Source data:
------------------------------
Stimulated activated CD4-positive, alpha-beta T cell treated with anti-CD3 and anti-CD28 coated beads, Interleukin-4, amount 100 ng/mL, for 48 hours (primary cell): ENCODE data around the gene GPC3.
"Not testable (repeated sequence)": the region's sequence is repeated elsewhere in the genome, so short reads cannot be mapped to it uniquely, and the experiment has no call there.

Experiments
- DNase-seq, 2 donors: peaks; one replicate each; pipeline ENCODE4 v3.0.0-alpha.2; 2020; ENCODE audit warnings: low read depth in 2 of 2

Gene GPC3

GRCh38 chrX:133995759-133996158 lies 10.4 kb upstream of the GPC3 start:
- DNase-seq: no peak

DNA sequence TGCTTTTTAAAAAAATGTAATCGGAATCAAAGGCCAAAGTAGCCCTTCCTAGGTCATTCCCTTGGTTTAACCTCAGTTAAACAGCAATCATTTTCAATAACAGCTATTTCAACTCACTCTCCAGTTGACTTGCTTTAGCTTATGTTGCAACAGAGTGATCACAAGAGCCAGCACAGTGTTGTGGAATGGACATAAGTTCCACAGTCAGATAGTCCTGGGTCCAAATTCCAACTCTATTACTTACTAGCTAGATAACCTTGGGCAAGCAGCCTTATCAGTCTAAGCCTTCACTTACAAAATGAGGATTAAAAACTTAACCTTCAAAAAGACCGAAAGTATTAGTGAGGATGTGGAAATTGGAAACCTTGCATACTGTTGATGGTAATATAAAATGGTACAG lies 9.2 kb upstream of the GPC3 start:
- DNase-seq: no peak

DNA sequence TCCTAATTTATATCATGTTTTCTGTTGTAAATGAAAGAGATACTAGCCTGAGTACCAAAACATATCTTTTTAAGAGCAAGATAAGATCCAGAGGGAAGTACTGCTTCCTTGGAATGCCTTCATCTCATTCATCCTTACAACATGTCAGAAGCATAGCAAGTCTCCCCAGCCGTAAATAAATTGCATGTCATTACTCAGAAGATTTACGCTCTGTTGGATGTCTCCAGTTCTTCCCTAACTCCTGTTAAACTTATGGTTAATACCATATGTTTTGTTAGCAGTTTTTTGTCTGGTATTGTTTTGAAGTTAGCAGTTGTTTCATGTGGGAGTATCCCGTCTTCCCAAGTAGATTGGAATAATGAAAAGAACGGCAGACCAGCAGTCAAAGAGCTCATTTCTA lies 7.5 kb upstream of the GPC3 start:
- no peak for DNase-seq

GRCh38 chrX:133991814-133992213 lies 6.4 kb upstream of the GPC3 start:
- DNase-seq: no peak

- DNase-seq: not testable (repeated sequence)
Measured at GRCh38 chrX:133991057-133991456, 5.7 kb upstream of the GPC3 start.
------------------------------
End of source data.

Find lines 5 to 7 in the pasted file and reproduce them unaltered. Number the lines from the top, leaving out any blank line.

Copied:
Gene GPC3

GRCh38 chrX:133995759-133996158 lies 10.4 kb upstream of the GPC3 start:
- DNase-seq: no peak